How to help your Child Overcome Fear
Updated: Mar 30
“Each of us must confront our own fears, must come face to face with them. How we handle our fears will determine where we go with the rest of our lives. To experience adventure or to be limited by the fear of it.” -Judy Blume
Fear is a strong feeling and it is an inescapable part of being a child. When these fears rear up, as parents our natural instinct is to soothe and comfort. No parent wants to see their child nervous or afraid, but sometimes it is really hard to know what to do when your child is upset or afraid of something. Teaching your child on overcoming fears will enable them to build confidence and independence which is very essential as he grows up and need to feel more in control.
Learning to cope up with fear isn’t always easy. It is best to know the right approach on managing and overcoming these fears.
Understand your kids fear – Get curious of what the fear is about by putting yourself in your child’s age. Phobia is an anxiety disorder that is very common and can be easily develop on kids. It can cause extreme and irrational fear that is so intense that it’s disrupt the normal cycle of life. When your child has a phobia, their normal response gets erratic showing exaggerated feeling of fear and danger. Kids can develop phobias in an instant that is often triggered by a frightening experience which can be harder to figure out.
Be present – Many kids feels that your mere presence is enough to calm them down. They feel the sense of assurance and security. Hug them or let them rest into your lap for a few seconds. Hold their hands, your warmth is enough to lessen their fear and anxiety.
Help find ways to talk about it – Not all kids can explain what they are afraid or fear of. Talking to them the way that he can understand can help getting the words out. Ask questions that a child can answer easily. Look more for body language of your child; if he becomes more clingy or worried about something. Give them some time and listen intently without judging or discounting their anxiety. The best time to talk is when he is calm because he can speak and listen a lot easier. Once you get all the information, explain it back to your kid and confirm if you have it right. Having the opportunity to express your kid’s fear to someone he trusts is important and comforting.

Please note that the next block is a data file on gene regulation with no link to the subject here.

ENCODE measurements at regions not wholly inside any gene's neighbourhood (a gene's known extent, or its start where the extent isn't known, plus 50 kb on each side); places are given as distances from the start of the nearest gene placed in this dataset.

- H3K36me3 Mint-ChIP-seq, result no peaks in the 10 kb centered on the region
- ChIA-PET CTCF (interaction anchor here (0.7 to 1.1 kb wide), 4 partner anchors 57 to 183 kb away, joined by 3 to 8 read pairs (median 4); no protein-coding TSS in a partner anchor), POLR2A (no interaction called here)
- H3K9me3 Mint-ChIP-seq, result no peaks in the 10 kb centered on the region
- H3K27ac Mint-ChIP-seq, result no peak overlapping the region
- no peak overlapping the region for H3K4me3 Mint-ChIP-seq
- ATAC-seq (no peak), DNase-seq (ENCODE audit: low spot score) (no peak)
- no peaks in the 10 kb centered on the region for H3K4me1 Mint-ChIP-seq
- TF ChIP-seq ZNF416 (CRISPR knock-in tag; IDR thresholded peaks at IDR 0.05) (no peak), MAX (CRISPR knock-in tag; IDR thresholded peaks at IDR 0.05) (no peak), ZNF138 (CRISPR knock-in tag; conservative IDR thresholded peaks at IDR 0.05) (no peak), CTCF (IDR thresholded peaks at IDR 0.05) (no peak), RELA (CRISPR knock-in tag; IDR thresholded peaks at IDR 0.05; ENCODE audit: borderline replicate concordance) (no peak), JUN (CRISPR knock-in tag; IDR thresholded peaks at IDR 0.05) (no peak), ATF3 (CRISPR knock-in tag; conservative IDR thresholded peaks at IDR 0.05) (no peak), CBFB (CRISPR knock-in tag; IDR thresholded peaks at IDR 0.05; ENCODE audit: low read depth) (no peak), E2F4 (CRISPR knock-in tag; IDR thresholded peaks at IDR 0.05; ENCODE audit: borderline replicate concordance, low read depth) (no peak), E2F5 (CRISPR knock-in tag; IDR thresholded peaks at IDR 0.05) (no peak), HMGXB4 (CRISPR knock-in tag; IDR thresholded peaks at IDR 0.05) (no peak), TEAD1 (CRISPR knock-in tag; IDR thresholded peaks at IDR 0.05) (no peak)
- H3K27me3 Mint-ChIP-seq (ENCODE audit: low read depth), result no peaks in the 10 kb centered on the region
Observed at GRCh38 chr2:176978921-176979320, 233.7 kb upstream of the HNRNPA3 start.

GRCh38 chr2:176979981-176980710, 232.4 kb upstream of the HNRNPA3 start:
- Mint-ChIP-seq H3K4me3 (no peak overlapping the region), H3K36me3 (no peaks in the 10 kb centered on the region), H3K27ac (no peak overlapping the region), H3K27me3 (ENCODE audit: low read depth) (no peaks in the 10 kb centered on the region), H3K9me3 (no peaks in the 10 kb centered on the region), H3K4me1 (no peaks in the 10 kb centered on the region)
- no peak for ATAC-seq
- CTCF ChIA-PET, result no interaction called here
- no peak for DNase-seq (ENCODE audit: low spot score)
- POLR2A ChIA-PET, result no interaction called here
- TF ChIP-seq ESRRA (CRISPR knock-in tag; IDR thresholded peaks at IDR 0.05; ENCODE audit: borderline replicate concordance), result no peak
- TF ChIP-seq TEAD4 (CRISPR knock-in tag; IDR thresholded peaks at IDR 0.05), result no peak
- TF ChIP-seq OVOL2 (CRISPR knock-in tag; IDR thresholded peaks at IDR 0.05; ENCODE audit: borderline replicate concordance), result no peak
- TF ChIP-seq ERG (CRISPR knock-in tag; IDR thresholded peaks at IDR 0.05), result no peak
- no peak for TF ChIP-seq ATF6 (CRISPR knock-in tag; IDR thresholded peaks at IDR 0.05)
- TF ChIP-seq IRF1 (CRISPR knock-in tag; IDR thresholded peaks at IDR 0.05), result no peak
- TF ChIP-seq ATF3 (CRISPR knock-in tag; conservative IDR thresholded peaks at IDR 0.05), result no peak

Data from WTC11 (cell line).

Don’t Avoid the Activities – It will not lessen your child’s fear when they kept avoiding situations or activities that make then afraid or uncomfortable. Help them into activities that make them nervous or fearful. It will take time to conquer fear so do not expect too much on first try. One of the best examples would be, if your child is afraid to speak in front of the class or just answering teacher’s question, practice your child to speak in front of you first, then gradually add other member of the family. By slowly helping them adapt, you can ease their fear and prepare them to cope up on their own as they grow up.
Face it Calmly - Not knowing how to help can be hard and frustrating for parents. It is important to learn to self-sooth as parents. Revealing your emotions could make your child feel like they’ve upset you, increase their nervousness, and make communicating more difficult. Try to set an example of how to react calmly to help your child feel calmer, as well.
Validation – By listening to your child and letting them know that you understand the situation is already a great assurance to them; move on quickly. Do not dwell on it for too long. Let your child solve the problem on his own before offering your help. Talk about how you work together and help him start feeling braver again to the point where he can manage fear by himself.
Encourage and be patient - Encourage and praise small accomplishments. Being brave while facing things they are afraid of or are feeling nervous about is something to celebrate and you can give the full credit to your child. Let him know that you think he can handle his fear even he is not sure yet. Boost his confidence by praising your child’s hard work. Kids need a few tries before things became consistent and for fear to go away. Do not give up and let your child have it on their own phase. Change takes time and doesn’t happen overnight.
Helping your child learn how to overcome their fear is essential but always remember that fear is different with every child and comes on various stages. If your child’s fears seem like they might be something more serious, seek professional help and discuss about things that you need more help with.